During our conversations with the expats we learned much about living here. I asked if you could live comfortably on $3000 a month. Most of them laughed and said that for $3000 per month you could live like a king. Many live on much less than that. We learned the ins and outs of moving here and living here as well as the pitfalls to avoid.Several told us of renting beautiful apartments or condos for maybe $450 or $500 a month. We learned that you can buy a gorgeous 2000 ft condo with panoramic views of the Andes and the city for about $115,00 that would be absolutely top of the line in everything.

    Food here is also very inexpensive and is free of pesticides and additives. Chicken and cattle are free-range. Pam and went to a top-notch French restaurant last nigh called the 4 Rivers. A meal of chateaubriane was listed on the menu at $8.00. We had two wonderful entrees, salad, a glass of wine, and a desert. Total bill was $31 which included tip and state tax. And this was an upscale French restaurant. If you know where to go, you can easily get lunch for maybe $2 each and maybe dinner for $6, $8 or $10 each.

    Tomorrow we start more exploration of this historic city with cobblestone streets and  unique and varied architecture.

    Thursday, July 1, 2010

    Life in Cotacachi

    Nestled in the northern Andes mountains is Cotacachi, a very interesting little town of about 10,000 people with approximately 90-100 being expat Americans, 5 or 6 of which we have already met. Language is not as much of a problem as we feared because we know enough Spanish, enough of them know enough English, and with hand gestures and sign language we get by just fine, thank you.

    Our entrance into town was very scary, however. Seems like we got there exactly when crowds were escaping violence from one group of street dancers toward another.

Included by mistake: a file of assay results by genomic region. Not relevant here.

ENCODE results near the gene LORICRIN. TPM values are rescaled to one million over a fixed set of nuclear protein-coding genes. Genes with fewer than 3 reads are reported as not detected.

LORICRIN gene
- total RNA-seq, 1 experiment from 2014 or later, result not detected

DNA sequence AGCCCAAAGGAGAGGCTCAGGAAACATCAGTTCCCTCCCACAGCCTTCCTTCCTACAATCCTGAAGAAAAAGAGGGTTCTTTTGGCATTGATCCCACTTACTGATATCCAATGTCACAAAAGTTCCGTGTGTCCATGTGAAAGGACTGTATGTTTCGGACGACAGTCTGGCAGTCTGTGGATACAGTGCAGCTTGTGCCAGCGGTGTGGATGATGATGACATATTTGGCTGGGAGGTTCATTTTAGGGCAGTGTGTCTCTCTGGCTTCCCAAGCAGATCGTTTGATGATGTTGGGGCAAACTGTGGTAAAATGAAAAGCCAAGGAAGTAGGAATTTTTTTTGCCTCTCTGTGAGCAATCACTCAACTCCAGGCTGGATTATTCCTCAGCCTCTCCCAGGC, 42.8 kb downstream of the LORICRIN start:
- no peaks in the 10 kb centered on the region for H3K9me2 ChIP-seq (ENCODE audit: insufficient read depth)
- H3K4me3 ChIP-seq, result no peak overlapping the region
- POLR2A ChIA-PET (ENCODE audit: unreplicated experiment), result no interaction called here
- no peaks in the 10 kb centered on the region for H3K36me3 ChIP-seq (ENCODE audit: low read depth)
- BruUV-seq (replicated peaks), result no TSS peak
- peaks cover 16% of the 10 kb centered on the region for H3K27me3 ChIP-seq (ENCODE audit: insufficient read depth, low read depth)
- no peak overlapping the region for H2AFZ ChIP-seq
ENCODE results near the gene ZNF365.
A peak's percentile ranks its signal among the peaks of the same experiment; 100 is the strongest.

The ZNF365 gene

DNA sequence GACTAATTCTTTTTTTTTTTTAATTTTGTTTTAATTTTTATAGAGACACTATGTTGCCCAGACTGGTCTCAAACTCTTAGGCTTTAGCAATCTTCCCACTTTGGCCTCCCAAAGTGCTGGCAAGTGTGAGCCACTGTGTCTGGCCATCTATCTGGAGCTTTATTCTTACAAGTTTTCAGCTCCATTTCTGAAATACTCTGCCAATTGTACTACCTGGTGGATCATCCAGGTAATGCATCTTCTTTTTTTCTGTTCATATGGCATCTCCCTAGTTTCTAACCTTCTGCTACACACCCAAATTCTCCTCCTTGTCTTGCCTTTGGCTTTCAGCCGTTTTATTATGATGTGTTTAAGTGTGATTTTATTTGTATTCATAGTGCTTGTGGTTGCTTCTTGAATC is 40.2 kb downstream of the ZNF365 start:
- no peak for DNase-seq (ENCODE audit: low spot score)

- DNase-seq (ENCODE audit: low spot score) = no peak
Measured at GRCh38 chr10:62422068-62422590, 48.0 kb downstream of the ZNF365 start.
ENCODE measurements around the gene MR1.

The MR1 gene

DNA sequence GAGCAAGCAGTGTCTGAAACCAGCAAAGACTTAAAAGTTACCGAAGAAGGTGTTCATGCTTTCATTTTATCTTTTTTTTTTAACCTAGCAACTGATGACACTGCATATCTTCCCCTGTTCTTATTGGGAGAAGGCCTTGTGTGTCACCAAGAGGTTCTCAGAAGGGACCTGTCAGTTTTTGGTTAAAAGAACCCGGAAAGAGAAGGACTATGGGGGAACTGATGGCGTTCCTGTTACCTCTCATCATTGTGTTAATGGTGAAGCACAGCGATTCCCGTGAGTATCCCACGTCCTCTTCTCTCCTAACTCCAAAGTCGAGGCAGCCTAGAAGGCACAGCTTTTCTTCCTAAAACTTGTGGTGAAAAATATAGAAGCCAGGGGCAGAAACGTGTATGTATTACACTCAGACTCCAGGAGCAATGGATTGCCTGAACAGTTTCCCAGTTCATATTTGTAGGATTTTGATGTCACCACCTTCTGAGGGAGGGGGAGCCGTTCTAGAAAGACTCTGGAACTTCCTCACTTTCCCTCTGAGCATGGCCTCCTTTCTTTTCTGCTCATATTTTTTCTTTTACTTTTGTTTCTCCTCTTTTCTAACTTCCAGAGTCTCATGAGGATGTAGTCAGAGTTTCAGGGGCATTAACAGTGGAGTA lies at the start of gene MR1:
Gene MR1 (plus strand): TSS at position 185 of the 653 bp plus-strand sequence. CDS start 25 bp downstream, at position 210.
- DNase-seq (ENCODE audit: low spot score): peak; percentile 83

The policia were controlling the crowds with teargas as as we were pulling our luggage down this street to our hotel.We made it safely, but it was not the welcome we expected! The next day however we observed it from our balcony and it was a lot more fun to watch everything.

    Seems that there are hundreds of villages around here who celebrate once a year for about 10 days in Cotacachi each wearing unique costumes associated with their village or tribe. Some of the costumes are very elaborate. They are all competing with each other and dancing to the Gods, as has been tradition since the Incas conquered the indigenous people here. Unfortunately, some ot the tribes come to town and actively try to kill members of the other tribes while they are dancing. They win favor with their Gods if they spill blood which brings them a fruitful harvest. Sort of reminds me of LA gangs, each with their own colors and goals of killing members of other gangs. Some things never change!

    Other than the tribal killing thing, the street festival is fascinating. Street vendors all over. We had some talipia from one of them  this afternoon that was absolutely fantastic: fresh and flavorful.  The locals are very friendly and helpful. The weather has been beautiful, springlike temperatures with highs about 68 and lows about 50 at night.

    Food is ridiculously cheap here. Pam bought a lemon this morning for 10 cents that would have cost at least 60 to 80 cents back home. Her tab on her talipia lunch was $3. We bought Pam lipstick for $1 that would have cost $8-$12.We traveled to another local city called Otavalo that has the biggest open air market in South America. There Pam bought a beautiful turquoise and sterling silver bracelet for $24 that would have cost maybe $60 in LA. By the way, taxi ride there (about 20 miles) was $5; we could have ridden the bus there for $.50.

    That's it for today.....stay tuned for more Tony and Pam adventures.